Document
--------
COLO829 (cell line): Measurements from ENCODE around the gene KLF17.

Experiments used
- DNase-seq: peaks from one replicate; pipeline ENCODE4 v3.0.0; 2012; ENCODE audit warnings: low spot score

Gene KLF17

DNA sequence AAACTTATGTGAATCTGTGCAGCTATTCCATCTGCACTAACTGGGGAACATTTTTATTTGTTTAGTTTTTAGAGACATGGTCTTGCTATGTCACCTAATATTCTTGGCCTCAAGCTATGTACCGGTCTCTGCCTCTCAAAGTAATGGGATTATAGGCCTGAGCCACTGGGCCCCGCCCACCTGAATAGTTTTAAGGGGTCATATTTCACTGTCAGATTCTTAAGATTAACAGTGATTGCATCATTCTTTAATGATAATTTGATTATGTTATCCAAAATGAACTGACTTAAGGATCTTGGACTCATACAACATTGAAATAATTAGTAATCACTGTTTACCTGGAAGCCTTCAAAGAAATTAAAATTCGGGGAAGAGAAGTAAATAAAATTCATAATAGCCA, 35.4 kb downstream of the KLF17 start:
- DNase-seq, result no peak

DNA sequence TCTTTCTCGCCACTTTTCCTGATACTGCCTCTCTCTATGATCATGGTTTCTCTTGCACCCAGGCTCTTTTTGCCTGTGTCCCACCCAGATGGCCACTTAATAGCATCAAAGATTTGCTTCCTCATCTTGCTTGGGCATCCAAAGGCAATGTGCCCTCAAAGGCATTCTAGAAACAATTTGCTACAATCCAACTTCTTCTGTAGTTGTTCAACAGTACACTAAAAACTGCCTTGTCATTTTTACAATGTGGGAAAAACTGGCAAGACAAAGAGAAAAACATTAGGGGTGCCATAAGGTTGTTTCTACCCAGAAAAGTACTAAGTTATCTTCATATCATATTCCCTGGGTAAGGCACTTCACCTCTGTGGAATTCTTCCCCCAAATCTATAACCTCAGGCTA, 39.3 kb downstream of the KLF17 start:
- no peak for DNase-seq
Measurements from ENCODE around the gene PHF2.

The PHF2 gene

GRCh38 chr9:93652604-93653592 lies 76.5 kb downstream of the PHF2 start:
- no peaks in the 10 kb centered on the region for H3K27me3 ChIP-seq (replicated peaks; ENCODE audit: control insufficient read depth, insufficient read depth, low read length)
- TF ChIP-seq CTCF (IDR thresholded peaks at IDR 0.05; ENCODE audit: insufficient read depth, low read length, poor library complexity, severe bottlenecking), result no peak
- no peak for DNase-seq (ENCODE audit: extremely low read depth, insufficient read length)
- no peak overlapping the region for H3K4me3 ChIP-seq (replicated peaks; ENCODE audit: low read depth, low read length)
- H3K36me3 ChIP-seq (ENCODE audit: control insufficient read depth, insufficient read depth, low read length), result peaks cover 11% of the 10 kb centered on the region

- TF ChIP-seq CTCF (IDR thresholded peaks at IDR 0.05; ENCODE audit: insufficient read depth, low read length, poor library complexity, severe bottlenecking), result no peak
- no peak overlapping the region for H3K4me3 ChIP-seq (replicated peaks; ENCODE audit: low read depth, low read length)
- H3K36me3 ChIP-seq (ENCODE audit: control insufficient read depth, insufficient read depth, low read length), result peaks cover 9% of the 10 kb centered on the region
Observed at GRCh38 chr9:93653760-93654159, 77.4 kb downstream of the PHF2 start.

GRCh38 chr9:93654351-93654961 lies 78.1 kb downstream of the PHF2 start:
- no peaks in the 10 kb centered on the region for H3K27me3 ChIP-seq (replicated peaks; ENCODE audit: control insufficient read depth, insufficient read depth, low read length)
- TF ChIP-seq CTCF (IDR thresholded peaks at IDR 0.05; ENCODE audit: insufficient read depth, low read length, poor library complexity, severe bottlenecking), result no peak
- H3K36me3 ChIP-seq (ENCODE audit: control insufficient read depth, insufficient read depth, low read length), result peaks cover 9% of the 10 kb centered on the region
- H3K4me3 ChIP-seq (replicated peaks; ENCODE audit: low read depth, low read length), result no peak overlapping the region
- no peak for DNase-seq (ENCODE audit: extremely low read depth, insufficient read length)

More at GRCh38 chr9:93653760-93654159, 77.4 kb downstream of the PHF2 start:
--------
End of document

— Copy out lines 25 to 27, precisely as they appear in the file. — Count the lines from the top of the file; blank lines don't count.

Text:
- H3K4me3 ChIP-seq (replicated peaks; ENCODE audit: low read depth, low read length), result no peak overlapping the region
- no peak for DNase-seq (ENCODE audit: extremely low read depth, insufficient read length)

More at GRCh38 chr9:93653760-93654159, 77.4 kb downstream of the PHF2 start: